By Ray Fleming

CIVIL servants come in for a lot of criticism, in Britain as well as other countries. They have the advantage of relative job security and good pensions but pay for this by salaries which, at least in the higher ranks, are considerably less than they could command in the private sector -- look at how quickly senior civil servants are snapped up by business after their retirement. Britain has about 500'000 civil servants at the moment and it might be thought that such a large diverse group should have the full time attention of a senior administrator to oversee its efficiency and welfare.

However, David Cameron does not think so. As a former civil servant I have complained in the past about his dismissive comments on civil service performance and his preference for bringing in outsiders to Downing Street who do not always meet expectations. Now, in a rearrangement of senior posts at No 10 following the retirement of Cabinet Secretary Sir Gus O'Donnell, Mr Cameron is outsourcing the task of managing the civil service on a part-time basis to the head of a Whitehall department.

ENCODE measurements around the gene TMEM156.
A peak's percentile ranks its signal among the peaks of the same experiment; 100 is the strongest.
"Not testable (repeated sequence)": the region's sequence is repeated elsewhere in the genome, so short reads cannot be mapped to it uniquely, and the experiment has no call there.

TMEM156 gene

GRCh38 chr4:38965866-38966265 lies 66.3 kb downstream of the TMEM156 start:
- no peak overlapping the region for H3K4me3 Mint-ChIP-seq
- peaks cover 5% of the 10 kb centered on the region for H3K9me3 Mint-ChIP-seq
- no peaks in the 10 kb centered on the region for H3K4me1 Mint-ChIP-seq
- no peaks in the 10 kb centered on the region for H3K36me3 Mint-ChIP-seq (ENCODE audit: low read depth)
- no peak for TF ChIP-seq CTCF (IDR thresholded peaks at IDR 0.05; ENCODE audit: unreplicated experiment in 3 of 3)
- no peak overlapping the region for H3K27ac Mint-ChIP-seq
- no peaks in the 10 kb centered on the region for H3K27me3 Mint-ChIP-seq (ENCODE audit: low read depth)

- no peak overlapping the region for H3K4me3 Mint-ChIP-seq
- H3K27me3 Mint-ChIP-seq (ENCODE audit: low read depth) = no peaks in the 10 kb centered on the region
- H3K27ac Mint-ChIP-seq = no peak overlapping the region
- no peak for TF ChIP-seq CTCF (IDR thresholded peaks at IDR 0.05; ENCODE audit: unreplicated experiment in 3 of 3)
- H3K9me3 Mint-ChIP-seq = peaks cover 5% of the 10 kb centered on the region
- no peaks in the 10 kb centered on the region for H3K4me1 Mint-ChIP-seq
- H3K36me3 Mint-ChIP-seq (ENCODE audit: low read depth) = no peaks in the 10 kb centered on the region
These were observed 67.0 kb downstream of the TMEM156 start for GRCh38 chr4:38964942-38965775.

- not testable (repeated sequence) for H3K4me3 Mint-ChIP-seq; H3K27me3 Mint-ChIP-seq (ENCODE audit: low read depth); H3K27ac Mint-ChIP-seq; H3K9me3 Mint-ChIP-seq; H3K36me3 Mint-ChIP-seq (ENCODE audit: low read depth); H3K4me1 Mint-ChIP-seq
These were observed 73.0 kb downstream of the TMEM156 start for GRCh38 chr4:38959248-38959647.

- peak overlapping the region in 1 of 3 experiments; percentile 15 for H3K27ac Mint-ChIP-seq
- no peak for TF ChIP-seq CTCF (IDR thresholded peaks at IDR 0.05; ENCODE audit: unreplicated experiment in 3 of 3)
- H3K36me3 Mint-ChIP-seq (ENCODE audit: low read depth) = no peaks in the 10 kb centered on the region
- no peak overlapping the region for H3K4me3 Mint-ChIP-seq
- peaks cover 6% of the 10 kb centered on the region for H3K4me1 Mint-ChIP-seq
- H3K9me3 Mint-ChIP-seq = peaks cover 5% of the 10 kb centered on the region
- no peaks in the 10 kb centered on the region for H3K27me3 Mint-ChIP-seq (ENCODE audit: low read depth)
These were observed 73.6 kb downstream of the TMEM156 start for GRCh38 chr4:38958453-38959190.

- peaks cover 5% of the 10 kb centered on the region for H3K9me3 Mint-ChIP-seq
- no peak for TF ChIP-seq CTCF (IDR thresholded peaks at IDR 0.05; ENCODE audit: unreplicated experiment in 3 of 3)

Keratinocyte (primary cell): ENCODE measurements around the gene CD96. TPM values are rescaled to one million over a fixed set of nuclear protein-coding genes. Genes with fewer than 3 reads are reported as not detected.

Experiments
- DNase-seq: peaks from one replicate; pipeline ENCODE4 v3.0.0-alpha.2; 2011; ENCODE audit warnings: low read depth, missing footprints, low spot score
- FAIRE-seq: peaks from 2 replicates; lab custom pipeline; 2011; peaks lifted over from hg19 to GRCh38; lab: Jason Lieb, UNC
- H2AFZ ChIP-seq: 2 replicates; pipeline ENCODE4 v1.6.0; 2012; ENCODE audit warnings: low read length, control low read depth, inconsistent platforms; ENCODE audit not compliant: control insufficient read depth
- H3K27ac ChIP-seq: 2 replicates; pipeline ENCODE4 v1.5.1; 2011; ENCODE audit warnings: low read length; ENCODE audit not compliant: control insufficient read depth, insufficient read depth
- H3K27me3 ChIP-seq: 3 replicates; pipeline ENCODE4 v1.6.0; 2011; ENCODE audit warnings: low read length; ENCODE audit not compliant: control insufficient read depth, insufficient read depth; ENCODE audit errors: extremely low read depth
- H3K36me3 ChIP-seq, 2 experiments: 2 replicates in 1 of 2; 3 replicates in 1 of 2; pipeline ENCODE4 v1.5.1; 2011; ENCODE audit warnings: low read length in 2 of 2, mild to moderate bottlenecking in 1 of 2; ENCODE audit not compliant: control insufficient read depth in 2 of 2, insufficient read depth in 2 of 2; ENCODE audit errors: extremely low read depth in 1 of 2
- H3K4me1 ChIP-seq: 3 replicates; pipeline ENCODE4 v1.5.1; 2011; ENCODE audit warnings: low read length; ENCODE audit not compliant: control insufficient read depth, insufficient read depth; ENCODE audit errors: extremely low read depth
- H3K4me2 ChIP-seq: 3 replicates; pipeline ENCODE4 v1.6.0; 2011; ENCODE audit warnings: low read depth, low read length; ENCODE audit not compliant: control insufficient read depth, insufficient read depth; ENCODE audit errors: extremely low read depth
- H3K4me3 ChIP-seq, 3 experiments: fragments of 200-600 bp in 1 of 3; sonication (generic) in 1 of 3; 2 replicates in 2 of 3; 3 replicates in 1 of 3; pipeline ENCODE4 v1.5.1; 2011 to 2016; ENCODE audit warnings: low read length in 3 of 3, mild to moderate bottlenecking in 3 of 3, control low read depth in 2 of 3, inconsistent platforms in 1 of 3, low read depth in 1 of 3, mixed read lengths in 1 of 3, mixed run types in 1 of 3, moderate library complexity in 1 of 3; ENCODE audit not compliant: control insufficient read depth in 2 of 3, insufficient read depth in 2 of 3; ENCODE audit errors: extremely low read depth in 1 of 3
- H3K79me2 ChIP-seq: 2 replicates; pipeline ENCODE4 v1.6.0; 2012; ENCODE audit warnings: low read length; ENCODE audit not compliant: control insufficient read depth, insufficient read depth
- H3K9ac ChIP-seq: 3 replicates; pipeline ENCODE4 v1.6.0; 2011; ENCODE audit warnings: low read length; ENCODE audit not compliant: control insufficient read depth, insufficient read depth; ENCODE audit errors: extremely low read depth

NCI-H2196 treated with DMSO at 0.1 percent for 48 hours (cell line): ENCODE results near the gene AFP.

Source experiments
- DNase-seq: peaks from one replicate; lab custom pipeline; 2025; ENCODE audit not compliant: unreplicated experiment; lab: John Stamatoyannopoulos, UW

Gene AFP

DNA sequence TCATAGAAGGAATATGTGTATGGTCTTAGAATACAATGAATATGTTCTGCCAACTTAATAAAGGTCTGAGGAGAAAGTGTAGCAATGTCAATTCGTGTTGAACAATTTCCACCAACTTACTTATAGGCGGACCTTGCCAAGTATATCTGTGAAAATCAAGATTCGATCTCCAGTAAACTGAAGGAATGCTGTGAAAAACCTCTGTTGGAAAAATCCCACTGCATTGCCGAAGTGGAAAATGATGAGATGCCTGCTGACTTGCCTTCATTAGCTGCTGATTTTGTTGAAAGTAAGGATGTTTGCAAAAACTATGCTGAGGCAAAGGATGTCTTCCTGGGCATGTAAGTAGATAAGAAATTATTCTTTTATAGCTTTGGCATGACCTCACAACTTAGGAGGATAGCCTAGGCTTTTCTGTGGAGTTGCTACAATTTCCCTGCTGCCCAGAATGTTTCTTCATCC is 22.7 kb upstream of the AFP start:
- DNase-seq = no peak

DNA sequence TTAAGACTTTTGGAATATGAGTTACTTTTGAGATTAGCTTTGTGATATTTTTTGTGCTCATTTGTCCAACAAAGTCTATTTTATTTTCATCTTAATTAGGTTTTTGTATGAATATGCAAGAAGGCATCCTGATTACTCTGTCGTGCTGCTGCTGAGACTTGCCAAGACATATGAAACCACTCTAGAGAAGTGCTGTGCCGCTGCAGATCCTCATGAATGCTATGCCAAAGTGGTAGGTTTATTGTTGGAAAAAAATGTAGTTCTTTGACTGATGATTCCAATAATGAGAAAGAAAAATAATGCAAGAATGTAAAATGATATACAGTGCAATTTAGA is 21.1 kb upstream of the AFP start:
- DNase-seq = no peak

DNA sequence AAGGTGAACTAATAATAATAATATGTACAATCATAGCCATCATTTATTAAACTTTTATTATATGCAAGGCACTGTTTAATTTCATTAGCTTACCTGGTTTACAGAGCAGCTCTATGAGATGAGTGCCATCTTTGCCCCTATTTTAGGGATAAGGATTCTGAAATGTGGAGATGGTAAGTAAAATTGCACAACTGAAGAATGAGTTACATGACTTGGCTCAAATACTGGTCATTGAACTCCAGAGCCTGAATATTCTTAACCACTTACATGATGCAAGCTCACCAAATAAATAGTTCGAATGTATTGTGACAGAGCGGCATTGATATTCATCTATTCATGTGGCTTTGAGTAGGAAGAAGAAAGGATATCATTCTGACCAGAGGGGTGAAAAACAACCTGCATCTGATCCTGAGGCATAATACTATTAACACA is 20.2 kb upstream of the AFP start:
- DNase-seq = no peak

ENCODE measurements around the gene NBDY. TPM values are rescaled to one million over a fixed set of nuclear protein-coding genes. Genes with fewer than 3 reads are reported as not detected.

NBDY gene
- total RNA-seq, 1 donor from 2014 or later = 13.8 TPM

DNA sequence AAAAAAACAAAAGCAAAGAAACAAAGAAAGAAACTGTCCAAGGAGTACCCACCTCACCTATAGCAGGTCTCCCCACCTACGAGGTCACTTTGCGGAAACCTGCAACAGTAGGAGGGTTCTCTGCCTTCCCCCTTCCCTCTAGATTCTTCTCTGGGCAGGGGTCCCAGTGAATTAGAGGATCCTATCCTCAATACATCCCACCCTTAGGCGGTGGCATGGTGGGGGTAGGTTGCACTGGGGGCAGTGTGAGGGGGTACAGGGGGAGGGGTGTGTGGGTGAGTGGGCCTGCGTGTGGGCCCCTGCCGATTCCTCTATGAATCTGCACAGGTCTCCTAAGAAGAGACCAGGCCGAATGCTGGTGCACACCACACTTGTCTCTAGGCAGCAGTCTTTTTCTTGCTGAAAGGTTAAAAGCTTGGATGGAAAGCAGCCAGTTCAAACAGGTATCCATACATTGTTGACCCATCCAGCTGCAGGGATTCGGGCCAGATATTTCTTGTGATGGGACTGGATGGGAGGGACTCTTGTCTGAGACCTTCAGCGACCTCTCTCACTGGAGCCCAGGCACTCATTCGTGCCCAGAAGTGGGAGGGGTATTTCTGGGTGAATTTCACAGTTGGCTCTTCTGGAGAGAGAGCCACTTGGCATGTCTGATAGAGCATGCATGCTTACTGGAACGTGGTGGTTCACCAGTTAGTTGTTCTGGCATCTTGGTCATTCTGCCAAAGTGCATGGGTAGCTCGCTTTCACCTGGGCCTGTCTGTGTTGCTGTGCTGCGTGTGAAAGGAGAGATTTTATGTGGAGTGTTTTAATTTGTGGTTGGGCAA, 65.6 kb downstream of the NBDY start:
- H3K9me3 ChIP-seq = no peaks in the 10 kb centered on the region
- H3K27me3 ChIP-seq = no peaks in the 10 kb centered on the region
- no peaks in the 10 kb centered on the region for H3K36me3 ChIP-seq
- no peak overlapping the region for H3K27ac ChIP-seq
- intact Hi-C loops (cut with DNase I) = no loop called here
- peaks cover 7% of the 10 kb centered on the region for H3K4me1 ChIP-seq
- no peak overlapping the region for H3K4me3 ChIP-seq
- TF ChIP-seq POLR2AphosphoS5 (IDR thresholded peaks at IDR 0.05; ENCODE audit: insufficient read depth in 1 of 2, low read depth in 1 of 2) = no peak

The name being mentioned is Dame Helen Ghosh, permanent secretary at the Home Office, which is one of the most difficult departments to run (as current events show) without the additional responsibility of keeping the government's administrative machine working effectively.

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